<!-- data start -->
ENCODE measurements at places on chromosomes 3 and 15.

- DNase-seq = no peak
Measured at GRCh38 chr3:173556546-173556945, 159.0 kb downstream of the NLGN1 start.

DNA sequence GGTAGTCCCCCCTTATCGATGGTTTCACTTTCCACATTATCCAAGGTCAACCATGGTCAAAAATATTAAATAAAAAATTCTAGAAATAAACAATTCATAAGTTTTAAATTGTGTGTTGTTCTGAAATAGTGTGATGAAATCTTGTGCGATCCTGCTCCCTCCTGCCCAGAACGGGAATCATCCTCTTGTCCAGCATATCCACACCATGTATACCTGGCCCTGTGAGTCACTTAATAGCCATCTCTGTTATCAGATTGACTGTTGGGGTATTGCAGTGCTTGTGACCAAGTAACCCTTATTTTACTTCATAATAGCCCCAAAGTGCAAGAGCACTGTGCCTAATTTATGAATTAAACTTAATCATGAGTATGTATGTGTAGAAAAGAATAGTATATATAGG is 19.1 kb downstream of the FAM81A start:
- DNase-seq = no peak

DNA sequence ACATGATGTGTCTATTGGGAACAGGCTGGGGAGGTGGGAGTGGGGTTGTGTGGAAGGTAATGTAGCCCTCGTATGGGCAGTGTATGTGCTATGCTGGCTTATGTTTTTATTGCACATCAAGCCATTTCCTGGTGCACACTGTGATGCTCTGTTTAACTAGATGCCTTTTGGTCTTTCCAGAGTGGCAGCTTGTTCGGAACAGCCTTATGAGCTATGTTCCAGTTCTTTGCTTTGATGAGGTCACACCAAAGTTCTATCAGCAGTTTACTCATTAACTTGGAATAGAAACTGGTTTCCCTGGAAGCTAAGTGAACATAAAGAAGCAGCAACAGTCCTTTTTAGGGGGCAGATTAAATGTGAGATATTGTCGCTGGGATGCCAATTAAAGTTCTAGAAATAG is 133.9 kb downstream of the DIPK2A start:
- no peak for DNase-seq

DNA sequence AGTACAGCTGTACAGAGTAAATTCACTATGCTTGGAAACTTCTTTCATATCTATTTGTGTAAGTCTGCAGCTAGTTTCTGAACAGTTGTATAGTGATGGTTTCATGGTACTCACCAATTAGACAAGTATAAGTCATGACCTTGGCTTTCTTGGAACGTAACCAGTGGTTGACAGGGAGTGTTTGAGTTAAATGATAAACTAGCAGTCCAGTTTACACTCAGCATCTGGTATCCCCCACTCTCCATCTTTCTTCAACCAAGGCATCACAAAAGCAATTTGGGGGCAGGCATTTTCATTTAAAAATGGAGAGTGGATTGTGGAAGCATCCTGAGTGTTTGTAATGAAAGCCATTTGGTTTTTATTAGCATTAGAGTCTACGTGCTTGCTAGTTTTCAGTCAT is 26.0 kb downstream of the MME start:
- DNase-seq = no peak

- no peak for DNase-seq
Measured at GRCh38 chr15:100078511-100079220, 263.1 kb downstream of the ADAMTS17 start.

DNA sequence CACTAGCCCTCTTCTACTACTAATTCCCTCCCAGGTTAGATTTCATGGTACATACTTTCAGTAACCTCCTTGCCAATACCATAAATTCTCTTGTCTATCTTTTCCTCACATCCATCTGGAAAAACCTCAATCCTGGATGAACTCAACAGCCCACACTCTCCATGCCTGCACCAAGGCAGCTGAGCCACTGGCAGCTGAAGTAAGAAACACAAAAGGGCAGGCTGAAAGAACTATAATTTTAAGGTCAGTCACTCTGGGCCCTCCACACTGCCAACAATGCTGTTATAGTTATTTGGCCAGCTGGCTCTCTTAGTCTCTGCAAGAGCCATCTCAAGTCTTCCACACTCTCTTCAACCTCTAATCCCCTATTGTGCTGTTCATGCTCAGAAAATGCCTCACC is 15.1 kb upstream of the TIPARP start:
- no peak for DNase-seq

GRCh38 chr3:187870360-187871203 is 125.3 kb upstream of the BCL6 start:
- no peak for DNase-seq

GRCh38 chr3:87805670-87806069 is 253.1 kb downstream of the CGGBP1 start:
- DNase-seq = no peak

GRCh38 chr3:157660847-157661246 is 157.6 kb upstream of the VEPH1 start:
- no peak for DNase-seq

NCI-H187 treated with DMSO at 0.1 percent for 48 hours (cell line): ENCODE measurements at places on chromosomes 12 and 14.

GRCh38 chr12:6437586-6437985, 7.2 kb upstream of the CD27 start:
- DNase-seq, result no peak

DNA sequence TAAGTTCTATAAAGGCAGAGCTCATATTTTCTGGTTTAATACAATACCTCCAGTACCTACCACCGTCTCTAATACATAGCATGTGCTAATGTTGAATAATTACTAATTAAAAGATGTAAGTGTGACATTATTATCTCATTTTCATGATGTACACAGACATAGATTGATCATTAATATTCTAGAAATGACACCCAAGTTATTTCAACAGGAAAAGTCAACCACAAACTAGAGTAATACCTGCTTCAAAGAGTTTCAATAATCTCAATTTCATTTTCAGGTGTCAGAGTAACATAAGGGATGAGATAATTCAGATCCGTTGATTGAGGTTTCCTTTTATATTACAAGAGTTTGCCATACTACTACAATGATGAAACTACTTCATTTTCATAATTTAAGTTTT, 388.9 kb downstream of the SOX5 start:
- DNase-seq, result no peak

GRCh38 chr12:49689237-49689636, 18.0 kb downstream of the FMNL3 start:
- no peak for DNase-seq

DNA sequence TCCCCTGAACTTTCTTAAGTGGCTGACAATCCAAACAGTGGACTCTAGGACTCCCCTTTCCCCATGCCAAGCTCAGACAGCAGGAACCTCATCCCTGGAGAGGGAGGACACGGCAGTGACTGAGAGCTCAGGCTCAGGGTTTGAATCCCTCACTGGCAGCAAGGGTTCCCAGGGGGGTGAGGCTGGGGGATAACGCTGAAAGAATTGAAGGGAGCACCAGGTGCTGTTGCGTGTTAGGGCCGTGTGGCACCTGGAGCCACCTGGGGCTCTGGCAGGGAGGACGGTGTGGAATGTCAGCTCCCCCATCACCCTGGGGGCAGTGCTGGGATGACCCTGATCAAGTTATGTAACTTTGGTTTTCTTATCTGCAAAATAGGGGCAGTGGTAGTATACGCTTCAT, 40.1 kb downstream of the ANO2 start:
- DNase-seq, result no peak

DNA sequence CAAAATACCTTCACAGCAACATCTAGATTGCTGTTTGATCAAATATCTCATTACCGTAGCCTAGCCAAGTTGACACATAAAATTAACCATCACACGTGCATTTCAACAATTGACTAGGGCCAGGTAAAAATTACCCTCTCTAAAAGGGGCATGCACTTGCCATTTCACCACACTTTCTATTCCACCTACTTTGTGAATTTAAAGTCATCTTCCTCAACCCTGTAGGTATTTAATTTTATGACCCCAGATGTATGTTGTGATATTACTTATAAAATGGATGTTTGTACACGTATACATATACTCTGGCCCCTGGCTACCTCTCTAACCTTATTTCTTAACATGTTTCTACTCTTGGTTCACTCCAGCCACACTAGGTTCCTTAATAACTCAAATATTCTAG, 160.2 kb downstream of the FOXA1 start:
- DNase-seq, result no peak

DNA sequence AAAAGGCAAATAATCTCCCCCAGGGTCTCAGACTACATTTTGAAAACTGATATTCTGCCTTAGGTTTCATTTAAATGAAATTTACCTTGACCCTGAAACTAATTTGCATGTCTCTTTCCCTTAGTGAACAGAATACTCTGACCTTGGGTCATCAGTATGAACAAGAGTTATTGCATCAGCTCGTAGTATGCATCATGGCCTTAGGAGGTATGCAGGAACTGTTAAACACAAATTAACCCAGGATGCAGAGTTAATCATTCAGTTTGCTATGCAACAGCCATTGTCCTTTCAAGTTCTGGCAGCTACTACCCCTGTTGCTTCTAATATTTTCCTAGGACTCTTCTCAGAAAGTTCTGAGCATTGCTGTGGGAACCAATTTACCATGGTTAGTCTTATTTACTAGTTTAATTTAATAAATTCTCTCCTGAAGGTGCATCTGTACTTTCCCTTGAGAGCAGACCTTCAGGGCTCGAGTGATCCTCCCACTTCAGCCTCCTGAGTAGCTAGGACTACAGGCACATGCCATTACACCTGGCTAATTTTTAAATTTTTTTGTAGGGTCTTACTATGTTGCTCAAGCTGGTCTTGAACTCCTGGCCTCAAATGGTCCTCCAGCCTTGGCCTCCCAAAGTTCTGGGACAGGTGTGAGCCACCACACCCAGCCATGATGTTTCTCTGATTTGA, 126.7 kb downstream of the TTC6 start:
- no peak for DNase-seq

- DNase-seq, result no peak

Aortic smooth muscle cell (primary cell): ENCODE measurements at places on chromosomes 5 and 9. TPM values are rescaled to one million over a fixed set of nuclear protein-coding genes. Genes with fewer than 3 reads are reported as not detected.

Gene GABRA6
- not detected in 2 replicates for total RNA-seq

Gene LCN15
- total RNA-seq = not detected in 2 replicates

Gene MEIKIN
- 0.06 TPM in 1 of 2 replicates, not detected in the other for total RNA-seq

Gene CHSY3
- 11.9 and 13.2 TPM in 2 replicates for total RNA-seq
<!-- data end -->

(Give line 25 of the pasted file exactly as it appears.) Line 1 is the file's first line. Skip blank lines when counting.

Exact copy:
GRCh38 chr12:49689237-49689636, 18.0 kb downstream of the FMNL3 start: